WALLACE, Circuit Judge, concurring:
Although I concur, I conclude that the majority improperly rejects the district court's finding that Bosley "volunteered" his exculpatory statement on cross-examination. The proper test to be applied, as indicated by the majority, is whether the district judge abused his discretion. I conclude there was no abuse. Even after several readings of the relevant passage, see ante at 1276 n.1, I cannot agree, that the district judge's finding had no reasonable basis in the record. The question whether Bosley's statement, "I delivered no cocaine," went beyond the scope of the government's question seems a close one. However, unless a reading of the record clearly reveals that the admission of the government's rebuttal evidence was an abuse of discretion, I think we must defer to the judgment of the district judge as to whether Bosley's statement was volunteered. We must always remember, I suggest, that it was the district judge who had the opportunity to observe the exchange between Bosley and the prosecutor, and to hear the possibly crucial pauses and vocal emphasis.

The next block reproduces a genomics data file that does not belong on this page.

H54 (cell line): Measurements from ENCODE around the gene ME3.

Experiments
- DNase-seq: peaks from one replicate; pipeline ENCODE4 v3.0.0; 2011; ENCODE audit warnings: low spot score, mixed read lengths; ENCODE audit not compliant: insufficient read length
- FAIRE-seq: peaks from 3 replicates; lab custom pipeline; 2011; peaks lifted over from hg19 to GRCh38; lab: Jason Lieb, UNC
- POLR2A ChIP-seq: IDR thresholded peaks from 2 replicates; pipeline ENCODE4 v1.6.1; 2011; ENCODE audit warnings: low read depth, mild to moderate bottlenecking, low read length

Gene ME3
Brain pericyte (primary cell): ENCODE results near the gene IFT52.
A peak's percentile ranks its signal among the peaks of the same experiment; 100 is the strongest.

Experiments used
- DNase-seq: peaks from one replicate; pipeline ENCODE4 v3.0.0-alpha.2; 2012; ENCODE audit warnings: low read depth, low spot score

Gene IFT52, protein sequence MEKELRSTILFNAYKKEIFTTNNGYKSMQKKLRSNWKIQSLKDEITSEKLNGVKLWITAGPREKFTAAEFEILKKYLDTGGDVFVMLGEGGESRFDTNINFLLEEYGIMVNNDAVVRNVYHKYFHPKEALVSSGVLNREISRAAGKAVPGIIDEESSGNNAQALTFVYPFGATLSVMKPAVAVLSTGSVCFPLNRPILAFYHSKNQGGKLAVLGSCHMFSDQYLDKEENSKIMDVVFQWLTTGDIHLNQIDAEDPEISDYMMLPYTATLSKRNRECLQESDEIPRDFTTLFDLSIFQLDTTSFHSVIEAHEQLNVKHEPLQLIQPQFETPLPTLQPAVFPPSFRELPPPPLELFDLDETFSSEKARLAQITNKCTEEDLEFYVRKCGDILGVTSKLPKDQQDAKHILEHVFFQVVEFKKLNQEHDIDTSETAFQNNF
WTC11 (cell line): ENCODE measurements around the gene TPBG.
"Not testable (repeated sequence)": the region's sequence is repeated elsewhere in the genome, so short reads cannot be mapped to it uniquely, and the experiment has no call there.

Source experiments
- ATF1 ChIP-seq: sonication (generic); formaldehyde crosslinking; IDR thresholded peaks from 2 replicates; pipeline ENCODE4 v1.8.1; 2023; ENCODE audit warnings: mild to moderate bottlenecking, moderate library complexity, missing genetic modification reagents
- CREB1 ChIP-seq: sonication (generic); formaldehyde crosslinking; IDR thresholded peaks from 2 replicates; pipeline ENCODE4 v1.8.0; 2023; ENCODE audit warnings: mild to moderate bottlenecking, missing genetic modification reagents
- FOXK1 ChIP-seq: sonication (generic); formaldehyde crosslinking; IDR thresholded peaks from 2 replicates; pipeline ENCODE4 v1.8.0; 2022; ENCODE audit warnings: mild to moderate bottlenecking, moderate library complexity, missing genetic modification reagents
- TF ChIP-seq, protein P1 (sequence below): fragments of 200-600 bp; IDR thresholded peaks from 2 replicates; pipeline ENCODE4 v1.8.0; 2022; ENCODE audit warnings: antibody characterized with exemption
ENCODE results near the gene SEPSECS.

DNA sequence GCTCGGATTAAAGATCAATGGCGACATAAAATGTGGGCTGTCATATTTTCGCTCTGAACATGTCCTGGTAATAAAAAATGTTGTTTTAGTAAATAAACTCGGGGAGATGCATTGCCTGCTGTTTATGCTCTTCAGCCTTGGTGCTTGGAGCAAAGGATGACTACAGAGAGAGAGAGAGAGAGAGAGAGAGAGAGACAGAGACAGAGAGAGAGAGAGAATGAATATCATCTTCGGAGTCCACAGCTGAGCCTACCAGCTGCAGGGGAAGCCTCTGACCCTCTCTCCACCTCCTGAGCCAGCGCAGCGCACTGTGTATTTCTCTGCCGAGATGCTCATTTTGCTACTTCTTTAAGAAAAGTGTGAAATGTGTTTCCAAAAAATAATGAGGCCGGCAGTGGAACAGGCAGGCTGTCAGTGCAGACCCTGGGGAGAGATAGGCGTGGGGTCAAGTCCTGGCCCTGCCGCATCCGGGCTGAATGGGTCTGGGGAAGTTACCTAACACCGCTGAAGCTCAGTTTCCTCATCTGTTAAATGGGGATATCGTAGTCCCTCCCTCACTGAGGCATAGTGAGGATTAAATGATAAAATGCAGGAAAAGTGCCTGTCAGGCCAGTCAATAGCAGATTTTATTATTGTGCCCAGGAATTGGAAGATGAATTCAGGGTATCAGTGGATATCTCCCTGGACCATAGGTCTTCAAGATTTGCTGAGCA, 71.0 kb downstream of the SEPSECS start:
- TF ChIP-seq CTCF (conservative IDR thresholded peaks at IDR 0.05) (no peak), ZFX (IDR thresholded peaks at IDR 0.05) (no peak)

On the basis of his ruling that Bosley volunteered his statement, the district judge admitted Rhodes' rebuttal testimony, despite the apparent proscription in Fed.R.Evid. 608(b) against using extrinsic evidence of prior instances of conduct to attack a witness' credibility. Because I would uphold the finding that Bosley's statement was volunteered, I believe we should have confronted the difficult question whether Rule 608(b) permits use of extrinsic testimony to rebut a witness' volunteered exculpatory statement on cross-examination. Cf. United States v. Batts, 558 F.2d 513 (9th Cir.1977), withdrawn and modified, 573 F.2d 599 (9th Cir.1978); White v. United States, 317 F.2d 231 (9th Cir.1963).
Q Is it your testimony that you've never obtained cocaine from Steven Douglas Rolph?
Q Obtained cocaine from other sources?
MR. GUTERSON: I would object, Your Honor, unless there's something to do with this case—
THE COURT: Are you going to tie it up—
MR. DISKIN: Let me rephrase the question.
THE COURT: — or are you just throwing that out into the wind?
MR. DISKIN: Let me rephrase the question, Your Honor.
Q (By Mr. Diskin) Have you ever distributed cocaine during the period of the conspiracy—
MR. GUTERSON: Again, the same objection, unless there's some —
THE COURT: Let him finish the question, Mr. Guterson. I assume there was more to the question.
Q (By Mr. Diskin) Have you delivered cocaine during the course of this conspiracy to individuals in Seattle, Washington?